4. Same, but 50 mV/div, same input path as in case 2. A little bit of what would be undercompensation in case of a 10x probe can be barely seen.

2253724-3


Someone on this forum has a signature about lies, big lies and what you see on the scope screen. This is a perfect illustration. One always has to take this into account and understand that there is always some uncertainty at fast transitions. Better built scopes will likely be better at this.

p.s. The above is reproducible very consistently across all the 4 channels, so it doesn't look like a simple deviation of component values within a tolerance range. It must have something to do with the actual implementation of the analog frontend.

p.p.s. Easy: as the vertical scale is switched and the relay clicks, the actual measured input capacitance changes from ~15.8 pF to ~16.3 pF. My bet is on a PCB parasitics difference coming from different lengths of the traces. PCB designer's failure!

p.p.p.s. Now I've got an itch to add something for an extra 0.5 pF on the lower-capacitance input paths in each channel. I will try to resist it and simply remember to re-adjust the probe compensation for each of the two possible input signal paths whenever it may matter.
« Last Edit: May 28, 2024, 09:27:53 pm by shapirus »
 
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Offline eTobeyTopic starter

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If it helps, see below for a screenshot from my old Infiniium 54825A scope

What a nice signal. Would it look the same, if you put the probe on a battery (maybe with a cap)?

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Offline eTobeyTopic starter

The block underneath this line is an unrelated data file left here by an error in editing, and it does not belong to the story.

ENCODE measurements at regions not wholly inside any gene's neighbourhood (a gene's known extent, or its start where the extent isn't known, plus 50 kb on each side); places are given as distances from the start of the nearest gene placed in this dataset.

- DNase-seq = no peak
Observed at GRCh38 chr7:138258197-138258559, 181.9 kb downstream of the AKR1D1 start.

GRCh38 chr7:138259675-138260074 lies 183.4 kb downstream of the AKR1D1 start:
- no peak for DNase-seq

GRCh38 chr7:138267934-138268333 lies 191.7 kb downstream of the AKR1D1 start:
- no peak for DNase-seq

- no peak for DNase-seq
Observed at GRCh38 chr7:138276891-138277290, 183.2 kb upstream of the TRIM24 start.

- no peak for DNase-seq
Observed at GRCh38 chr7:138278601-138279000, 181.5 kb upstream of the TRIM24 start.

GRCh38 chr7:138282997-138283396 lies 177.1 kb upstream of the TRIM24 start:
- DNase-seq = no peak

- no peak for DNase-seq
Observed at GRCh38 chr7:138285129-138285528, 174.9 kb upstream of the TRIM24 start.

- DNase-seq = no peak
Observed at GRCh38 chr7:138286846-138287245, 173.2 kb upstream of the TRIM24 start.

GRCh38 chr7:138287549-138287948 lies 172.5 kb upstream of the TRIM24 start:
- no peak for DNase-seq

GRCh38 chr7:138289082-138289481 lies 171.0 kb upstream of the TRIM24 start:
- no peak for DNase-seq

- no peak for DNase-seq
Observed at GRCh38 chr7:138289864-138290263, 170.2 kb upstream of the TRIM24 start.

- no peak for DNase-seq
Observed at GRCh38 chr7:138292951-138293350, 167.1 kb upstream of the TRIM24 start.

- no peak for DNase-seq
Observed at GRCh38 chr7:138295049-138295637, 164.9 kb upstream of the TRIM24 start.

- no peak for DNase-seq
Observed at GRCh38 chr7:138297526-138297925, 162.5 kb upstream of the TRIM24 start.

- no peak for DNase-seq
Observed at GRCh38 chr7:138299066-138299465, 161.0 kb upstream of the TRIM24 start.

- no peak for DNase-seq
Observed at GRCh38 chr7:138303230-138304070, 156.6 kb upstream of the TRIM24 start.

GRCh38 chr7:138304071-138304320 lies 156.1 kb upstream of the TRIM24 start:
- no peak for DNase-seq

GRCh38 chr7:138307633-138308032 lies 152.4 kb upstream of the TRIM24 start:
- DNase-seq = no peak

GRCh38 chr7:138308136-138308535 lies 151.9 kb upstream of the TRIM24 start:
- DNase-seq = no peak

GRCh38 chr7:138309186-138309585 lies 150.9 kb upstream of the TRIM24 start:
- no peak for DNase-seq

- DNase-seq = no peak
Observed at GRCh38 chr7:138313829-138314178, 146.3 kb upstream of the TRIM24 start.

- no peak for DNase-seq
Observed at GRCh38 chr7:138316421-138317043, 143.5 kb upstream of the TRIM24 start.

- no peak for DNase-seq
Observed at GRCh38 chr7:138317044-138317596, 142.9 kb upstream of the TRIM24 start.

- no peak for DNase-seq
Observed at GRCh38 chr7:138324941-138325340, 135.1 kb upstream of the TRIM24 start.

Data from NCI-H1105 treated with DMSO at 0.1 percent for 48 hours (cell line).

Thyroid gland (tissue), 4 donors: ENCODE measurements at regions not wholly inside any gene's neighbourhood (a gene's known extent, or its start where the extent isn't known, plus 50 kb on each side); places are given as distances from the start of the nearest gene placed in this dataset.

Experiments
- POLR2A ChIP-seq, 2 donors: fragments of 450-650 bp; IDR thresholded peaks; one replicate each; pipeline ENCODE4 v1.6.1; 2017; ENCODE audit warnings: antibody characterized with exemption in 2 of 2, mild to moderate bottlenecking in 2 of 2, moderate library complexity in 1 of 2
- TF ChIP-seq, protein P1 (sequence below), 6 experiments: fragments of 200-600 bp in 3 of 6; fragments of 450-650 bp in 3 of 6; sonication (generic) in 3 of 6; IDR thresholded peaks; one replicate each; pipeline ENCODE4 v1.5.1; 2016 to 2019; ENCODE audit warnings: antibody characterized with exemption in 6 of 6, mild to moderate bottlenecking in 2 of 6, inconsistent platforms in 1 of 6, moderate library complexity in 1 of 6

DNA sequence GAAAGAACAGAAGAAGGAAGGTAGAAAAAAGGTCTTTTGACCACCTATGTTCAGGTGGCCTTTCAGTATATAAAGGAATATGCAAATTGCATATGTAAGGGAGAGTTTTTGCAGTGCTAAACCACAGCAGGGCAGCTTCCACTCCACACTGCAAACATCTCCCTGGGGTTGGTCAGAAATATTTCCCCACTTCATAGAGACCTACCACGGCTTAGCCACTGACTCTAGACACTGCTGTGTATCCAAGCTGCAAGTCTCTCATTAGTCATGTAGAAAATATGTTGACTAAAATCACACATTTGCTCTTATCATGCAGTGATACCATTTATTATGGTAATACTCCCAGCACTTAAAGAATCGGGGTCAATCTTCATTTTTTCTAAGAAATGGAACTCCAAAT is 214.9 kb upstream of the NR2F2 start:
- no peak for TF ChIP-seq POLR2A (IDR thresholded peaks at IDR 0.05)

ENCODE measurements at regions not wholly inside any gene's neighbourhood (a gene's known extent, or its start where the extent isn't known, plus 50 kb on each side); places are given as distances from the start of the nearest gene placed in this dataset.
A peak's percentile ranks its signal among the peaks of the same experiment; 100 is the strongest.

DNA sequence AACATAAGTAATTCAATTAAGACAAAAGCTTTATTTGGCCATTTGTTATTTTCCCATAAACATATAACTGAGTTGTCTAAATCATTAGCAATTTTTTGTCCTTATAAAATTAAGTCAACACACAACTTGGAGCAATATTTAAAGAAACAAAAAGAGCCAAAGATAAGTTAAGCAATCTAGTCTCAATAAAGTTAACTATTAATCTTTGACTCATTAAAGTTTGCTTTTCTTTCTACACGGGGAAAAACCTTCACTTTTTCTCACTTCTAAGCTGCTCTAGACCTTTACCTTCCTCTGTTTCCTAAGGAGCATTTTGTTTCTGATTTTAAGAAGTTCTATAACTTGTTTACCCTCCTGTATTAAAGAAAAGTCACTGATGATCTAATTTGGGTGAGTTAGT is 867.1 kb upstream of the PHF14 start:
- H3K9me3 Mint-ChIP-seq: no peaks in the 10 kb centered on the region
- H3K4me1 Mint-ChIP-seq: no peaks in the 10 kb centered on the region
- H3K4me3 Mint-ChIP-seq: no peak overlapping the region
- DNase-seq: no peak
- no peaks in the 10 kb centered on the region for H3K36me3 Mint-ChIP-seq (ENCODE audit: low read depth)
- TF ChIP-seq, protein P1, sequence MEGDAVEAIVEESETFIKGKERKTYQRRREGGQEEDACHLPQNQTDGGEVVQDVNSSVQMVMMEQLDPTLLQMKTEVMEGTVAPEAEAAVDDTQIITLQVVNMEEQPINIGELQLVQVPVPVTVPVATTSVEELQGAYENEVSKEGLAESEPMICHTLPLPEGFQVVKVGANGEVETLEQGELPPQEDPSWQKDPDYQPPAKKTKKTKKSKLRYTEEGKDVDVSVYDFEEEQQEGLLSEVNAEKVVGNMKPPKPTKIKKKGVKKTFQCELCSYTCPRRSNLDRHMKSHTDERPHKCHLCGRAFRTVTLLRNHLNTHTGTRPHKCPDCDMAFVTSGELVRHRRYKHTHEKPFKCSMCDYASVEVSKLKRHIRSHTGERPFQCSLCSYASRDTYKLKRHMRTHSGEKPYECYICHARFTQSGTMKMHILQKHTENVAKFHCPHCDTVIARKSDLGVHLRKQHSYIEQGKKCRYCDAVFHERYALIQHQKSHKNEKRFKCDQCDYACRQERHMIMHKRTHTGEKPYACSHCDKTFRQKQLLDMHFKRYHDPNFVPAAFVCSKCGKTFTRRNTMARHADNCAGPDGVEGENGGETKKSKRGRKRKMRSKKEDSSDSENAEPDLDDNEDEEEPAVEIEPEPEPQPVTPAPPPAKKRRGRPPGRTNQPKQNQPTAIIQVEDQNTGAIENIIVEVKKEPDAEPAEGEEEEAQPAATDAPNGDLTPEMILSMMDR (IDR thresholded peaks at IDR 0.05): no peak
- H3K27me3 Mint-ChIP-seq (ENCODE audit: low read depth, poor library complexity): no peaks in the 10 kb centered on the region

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I  had some intuition, and changed the duty to 99.9%, and there you go, flat as Australia. Except a little spike on the probe (green), but that looks the same as before. The coax (blue) looks perfect. Its a 40us gap, but the coax looks pretty good until about a gap of 300us.

I had this intuition, but cant really tell whats up with this. My guess is, that scope has some issues?

p.p.p.s. Now I've got an itch to add something for an extra 0.5 pF on the lower-capacitance input paths in each channel. I will try to resist it and simply remember to re-adjust the probe compensation for each of the two possible input signal paths whenever it may matter.

Maybe a blob of hot snot on the traces would add 0.5pF?
« Last Edit: May 28, 2024, 09:54:10 pm by eTobey »
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Offline shapirus

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p.p.p.s. Now I've got an itch to add something for an extra 0.5 pF on the lower-capacitance input paths in each channel. I will try to resist it and simply remember to re-adjust the probe compensation for each of the two possible input signal paths whenever it may matter.
Maybe a blob of hot snot on the traces would add 0.5pF?